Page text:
12:00 AM CDT on Thursday, June 4, 2009
By EMILY RAMSHAW / The Dallas Morning News
AUSTIN – Faced with dangerous conditions inside Texas' institutions for the mentally disabled and a massive waiting list for community-based care, lawmakers didn't pick sides – they improved both.
They did it under pressure: from the U.S. Justice Department, from Gov. Rick Perry's office, from the national news media. And they owe much of their success to behind-the-scenes maneuvers by the Senate's key budget writer.
But in the session that ended this week, the Legislature made landmark progress without playing favorites, gingerly balancing the competing interests of state school parents and advocates for independent living.
"The state has recognized that we need to provide resources for both types of care," said Rep. Drew Darby, a San Angelo Republican who started the session fearing that some of his colleagues might try to shutter the state school in his district. "We've had a blending of those needs this session – and a system we can all be proud of."
Advocates for the disabled say the progress made this session is staggering.
Lawmakers passed an emergency safety bill that creates an independent ombudsman to investigate injuries and deaths at state schools; requires fingerprinting, background checks and random drug testing of all state school employees; and installs security cameras in all facilities.
They agreed to a five-year, $112 million settlement with the Justice Department to hire more than 1,000 new state school workers, dramatically improve health care, and install independent monitors to oversee conditions at the facilities.
They gave approval for the family of a young man who was nearly beaten to death by a state school employee to sue the state; his mother had been trying for years.
And they provided an extra $200 million in state funds to provide community-based care for nearly 8,000 people stuck on long waiting lists – an unprecedented expenditure.
"It's a historic, monumental investment in the system," said Amy Mizcles, director of governmental affairs for the Arc of Texas. "They really worked on the entire system."
The improvements follow a four-year federal investigation that found widespread civil rights violations across Texas' 13 state institutions for the mentally disabled, and years of media reports about abuse and neglect in the facilities. One of the most staggering came even as lawmakers were meeting – video of late-night "fight clubs" that employees at the Corpus Christi State School forced upon residents. The footage aired on Good Morning America and other national news programs.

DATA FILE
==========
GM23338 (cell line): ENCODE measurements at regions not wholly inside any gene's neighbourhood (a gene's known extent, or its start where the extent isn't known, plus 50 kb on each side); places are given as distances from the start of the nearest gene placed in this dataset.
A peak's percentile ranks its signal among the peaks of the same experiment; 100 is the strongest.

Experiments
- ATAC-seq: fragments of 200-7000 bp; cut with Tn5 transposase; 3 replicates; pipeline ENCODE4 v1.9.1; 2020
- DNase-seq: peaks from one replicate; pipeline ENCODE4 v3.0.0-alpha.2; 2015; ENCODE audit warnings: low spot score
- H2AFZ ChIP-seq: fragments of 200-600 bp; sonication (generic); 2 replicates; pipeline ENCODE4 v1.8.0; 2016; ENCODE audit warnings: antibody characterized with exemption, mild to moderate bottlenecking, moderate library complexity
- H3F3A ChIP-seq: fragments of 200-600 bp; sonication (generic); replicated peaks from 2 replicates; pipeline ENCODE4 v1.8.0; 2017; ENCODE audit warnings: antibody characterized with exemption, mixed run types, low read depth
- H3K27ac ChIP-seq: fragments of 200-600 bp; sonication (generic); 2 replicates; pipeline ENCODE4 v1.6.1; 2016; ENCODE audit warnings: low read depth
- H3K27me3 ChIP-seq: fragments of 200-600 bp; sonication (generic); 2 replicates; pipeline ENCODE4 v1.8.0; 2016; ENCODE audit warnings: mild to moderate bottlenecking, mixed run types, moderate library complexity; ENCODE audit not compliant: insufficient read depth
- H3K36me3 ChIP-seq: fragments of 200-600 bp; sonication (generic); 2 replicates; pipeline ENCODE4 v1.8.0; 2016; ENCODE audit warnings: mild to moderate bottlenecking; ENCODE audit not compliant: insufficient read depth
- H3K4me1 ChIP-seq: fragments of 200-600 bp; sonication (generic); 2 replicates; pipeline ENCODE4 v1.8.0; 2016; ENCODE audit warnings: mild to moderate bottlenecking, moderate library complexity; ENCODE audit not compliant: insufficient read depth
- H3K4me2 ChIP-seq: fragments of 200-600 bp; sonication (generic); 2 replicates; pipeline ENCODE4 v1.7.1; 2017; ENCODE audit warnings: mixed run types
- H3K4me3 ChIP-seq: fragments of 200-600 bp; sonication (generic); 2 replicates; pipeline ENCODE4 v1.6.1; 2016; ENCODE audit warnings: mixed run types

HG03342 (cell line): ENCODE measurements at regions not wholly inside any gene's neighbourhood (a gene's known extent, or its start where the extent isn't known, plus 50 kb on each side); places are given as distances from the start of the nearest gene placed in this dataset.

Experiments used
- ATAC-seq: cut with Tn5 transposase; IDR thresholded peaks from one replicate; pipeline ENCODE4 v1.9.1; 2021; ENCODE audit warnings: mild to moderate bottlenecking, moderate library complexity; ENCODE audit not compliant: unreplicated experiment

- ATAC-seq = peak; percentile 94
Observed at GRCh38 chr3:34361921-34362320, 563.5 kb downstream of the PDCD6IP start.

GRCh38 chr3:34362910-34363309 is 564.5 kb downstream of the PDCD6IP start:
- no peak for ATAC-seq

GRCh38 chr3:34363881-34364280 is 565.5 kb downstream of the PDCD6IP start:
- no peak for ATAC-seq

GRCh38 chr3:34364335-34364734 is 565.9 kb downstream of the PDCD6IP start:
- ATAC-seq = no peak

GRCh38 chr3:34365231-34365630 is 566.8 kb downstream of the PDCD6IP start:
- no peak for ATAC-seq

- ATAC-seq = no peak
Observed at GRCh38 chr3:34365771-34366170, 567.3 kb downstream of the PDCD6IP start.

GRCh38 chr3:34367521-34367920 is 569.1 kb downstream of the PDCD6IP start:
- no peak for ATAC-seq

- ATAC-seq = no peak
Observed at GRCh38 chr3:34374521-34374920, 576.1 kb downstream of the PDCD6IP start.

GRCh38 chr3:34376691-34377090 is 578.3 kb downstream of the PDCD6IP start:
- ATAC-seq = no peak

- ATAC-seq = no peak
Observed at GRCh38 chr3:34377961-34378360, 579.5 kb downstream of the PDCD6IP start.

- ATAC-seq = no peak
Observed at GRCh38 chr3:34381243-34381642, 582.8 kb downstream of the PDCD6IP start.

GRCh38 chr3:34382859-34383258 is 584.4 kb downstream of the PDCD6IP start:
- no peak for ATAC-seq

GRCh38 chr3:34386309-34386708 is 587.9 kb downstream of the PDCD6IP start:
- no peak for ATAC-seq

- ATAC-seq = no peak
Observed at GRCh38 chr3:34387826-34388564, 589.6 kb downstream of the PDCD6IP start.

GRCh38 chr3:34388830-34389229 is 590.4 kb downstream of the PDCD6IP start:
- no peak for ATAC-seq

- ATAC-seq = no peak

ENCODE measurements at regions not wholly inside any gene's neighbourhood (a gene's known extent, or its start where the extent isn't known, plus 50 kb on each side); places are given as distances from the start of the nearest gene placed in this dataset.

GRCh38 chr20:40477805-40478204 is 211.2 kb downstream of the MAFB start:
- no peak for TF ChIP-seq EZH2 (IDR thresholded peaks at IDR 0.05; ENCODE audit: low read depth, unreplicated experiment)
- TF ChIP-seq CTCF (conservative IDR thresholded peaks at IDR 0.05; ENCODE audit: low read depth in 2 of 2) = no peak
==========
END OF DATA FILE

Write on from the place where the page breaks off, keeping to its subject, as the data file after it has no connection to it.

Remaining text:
The changes are largely the work of six key players.
Rep. Patrick Rose, D-Dripping Springs, and Sen. Jane Nelson, R-Flower Mound, served as the clearinghouses for reform ideas, refereeing the bitter debate over whether the state schools were even worth saving. Advocates for community-based care argued that the state schools were dangerous and inefficient; state school families said community care was inadequate and under-regulated.
Meanwhile, Perry chief of staff Jay Kimbrough used his experience reforming the Texas Youth Commission to devise a safety plan for the state schools. Sens. Judith Zaffirini, D-Laredo, and Eliot Shapleigh, D-El Paso, filed individual bills on almost every state school and community care problem – ensuring something would get through. And Sen. Steve Ogden, R-Bryan, the Senate's key budget writer, pulled the trigger, allocating hundreds of millions of dollars to improve care in the state schools and the community.
"I knew the state schools were in trouble, and I just started thinking, 'There has to be a solution to this,' " Ogden said. "I consider it to be one of the more significant things this budget has accomplished."
Schools stay open
The legislation doesn't close or consolidate any of the state schools. It's a relief to state school parents, who feared that's where lawmakers were headed and lobbied vigorously to keep all of them open.
That's a disappointment to many disability rights advocates, who testified on horrific abuse inside the facilities with the knowledge that their efforts to close the facilities – not reform them – might backfire.
"It's not some sort of philosophical turf battle; it's proven that what's best for people with disabilities is to live in the community," said Robert Stack, president and CEO of Community Options Inc., which operates group homes and foster care placements in Texas and other states. "The state schools really can't be fixed."
Nor do the measures provide a vision for the future of disability services in Texas. Efforts to create a strategic plan for Texas' state schools, which have watched their census decline as community care has expanded, passed the Senate but fell short in the House.
Any hard numbers capping the state school population were stripped out, over objections from lawmakers who fear the loss of jobs if facilities in their districts close.
"There's still so much fragmentation and confusion, so many significant problems, in the system," said Colleen Horton, public policy director for the University of Texas' Center for Disability Studies. "We're not stepping back to look at where we want to be in the future."